Trash or Treasure? A Qualitative Exploration of Gleaning By-Products in Tourism Supply Chains in Remote Filipino Fishing Communities
Keywords:souvenir, gleaning, supplemental livelihoods, shell handicrafts, tourism development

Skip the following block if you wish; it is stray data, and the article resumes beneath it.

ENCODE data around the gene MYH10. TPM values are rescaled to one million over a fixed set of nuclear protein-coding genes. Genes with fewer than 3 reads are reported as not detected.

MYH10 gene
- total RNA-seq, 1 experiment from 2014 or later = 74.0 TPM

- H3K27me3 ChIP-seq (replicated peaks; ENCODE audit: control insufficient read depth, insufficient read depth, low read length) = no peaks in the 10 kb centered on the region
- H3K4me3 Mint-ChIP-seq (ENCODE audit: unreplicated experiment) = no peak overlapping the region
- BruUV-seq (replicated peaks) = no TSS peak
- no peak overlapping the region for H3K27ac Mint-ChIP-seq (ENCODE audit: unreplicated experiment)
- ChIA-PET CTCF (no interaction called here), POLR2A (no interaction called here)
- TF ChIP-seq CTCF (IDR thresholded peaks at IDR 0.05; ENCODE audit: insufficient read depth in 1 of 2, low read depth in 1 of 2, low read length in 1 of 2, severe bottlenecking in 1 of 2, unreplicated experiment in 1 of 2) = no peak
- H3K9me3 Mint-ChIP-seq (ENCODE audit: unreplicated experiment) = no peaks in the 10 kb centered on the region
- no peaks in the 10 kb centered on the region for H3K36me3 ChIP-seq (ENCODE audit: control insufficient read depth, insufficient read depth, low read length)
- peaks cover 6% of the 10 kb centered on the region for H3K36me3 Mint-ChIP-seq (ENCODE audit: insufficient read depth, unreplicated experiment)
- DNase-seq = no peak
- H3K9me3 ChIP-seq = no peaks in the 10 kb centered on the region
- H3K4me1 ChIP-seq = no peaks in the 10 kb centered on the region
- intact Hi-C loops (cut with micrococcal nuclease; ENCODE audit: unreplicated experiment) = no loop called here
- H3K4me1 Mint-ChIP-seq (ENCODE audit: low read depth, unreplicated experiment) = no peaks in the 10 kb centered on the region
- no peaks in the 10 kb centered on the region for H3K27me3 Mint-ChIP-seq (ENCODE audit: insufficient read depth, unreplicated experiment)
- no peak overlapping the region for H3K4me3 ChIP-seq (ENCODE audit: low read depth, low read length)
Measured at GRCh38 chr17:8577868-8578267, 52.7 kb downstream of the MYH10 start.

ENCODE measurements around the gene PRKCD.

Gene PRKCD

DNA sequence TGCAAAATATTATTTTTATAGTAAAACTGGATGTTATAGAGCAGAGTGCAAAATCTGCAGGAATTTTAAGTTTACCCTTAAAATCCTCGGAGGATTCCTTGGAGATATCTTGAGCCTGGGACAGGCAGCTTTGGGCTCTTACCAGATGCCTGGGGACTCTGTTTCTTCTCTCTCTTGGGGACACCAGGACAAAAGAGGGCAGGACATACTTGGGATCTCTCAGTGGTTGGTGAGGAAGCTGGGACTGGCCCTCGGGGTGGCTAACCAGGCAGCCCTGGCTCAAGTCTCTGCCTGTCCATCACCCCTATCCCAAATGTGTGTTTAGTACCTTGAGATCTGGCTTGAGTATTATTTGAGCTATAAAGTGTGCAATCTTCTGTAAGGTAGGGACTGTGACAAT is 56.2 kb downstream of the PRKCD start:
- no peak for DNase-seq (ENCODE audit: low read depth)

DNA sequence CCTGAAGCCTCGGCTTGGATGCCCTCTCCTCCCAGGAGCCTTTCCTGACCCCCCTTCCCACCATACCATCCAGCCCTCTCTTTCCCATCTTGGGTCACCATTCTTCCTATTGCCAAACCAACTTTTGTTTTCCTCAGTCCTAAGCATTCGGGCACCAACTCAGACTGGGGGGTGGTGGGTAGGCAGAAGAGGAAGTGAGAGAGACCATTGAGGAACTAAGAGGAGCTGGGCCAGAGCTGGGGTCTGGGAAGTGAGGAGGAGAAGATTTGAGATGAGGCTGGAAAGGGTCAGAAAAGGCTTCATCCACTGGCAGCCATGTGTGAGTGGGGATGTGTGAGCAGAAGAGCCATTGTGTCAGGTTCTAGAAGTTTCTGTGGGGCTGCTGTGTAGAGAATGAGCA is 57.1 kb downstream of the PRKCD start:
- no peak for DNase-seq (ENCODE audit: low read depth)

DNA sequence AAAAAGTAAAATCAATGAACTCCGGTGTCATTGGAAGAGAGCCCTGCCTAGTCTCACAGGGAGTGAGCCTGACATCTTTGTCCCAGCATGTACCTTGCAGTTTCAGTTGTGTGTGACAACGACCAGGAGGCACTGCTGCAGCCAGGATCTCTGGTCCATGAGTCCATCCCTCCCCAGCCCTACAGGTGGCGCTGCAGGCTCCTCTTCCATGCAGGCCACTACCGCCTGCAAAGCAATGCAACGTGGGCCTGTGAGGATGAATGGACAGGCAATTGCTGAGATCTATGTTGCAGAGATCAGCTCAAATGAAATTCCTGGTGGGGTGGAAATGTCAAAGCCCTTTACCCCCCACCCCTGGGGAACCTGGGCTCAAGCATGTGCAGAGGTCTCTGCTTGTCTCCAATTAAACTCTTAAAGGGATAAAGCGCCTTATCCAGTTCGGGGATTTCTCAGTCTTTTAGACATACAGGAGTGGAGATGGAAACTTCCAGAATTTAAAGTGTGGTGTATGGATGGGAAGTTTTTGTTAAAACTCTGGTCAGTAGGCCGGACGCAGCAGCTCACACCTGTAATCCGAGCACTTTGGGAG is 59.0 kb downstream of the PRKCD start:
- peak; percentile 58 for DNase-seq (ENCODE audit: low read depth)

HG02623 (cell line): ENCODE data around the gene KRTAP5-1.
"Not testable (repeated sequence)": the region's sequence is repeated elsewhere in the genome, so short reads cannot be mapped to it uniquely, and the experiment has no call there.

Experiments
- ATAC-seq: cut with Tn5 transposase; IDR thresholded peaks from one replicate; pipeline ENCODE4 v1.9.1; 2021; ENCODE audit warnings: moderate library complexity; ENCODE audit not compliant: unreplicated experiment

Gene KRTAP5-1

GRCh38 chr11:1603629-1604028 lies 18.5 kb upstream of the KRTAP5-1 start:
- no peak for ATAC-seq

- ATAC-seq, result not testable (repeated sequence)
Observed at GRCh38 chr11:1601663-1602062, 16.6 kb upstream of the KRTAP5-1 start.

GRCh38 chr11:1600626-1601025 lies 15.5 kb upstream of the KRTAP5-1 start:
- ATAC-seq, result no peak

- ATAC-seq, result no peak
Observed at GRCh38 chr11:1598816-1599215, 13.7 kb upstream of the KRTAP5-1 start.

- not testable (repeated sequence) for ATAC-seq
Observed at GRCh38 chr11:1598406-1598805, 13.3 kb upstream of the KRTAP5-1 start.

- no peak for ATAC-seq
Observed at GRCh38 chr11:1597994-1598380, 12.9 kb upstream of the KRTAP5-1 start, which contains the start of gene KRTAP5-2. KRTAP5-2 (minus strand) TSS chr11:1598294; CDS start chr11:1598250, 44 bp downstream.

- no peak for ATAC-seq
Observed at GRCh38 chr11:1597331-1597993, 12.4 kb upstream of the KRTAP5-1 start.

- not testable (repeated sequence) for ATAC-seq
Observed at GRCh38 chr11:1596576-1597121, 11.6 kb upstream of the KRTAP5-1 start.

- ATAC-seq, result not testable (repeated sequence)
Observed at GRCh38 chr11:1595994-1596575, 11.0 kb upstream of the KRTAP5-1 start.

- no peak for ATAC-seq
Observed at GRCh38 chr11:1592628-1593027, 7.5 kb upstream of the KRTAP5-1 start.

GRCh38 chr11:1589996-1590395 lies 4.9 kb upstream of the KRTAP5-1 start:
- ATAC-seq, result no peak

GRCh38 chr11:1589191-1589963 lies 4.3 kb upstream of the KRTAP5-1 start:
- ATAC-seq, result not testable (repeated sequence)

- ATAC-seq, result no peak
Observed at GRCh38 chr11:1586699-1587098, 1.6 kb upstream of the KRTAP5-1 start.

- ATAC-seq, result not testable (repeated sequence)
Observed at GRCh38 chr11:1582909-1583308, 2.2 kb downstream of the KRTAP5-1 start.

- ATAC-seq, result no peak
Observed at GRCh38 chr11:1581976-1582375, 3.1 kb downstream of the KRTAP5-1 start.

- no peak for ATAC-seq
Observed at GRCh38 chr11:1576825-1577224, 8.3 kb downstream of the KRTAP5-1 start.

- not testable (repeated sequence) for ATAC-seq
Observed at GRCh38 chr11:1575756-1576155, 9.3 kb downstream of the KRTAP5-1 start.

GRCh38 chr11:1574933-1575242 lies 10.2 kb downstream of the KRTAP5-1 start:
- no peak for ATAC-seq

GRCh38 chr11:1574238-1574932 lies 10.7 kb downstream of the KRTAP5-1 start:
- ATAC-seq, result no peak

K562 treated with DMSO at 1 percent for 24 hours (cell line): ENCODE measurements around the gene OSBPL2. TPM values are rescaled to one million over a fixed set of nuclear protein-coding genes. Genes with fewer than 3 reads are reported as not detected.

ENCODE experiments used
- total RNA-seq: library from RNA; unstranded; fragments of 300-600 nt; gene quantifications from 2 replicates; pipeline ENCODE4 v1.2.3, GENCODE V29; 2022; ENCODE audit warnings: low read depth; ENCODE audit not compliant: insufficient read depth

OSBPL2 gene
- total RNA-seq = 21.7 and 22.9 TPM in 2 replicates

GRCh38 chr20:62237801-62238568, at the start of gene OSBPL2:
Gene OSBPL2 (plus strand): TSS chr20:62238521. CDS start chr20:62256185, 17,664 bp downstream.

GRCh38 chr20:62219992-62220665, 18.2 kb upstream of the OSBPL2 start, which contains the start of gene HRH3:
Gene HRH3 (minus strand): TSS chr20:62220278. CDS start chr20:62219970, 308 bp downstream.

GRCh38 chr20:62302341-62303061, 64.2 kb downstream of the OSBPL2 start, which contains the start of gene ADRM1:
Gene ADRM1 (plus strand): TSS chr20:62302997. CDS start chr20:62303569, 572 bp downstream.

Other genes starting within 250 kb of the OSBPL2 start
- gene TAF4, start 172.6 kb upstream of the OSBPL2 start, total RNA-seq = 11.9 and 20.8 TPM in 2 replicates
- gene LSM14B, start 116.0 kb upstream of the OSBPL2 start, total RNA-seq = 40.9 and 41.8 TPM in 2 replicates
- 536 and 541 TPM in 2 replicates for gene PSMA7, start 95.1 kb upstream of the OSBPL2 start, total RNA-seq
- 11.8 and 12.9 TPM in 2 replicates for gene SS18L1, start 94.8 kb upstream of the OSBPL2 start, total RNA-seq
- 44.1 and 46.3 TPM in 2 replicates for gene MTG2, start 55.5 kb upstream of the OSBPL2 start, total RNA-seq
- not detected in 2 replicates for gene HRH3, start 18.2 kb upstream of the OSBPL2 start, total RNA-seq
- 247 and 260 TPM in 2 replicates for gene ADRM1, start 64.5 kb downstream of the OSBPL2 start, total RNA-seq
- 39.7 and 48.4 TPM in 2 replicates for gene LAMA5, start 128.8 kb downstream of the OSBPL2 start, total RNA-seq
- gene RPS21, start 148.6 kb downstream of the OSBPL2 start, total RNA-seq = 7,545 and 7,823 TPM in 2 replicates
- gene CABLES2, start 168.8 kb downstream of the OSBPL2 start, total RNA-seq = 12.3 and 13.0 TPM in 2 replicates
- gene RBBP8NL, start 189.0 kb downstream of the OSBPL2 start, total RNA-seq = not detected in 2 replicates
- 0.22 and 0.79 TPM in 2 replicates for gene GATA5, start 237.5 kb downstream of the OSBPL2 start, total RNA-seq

Souvenirs have become an integral part of consumptive tourism with marine curios being a common offering in coastal destinations. The Philippines, an emerging coastal destination is also a large exporter of marine shells. There is some overlap in the species exported as shell souvenirs and those that serve as an important protein source for coastal residents. In some such communities, following consumption of the mollusc, the shell by-products are discarded. Given the state of poverty common to many remote artisanal fishing communities coupled with the tourism demand for shell curio and handicraft, it is expected that potential opportunities exist for small-scale revenue generation from the sale of discarded shells. Using supply chain theory, this paper investigates the post-consumption use of shells obtained via gleaning activities in four remote Filipino fishing communities. Qualitative interviews revealed potential gaps and breakages in the supply chain that currently limit the potential for transitioning shells as waste/by-products to souvenir products in the tourism sector. The findings are discussed in terms of potential applications for environmental management and social development. The results suggest the potential for the transformation of an existing practice – gleaning and its by-products – into an in-demand curio product as a supplemental livelihood for impoverished fishing communities.
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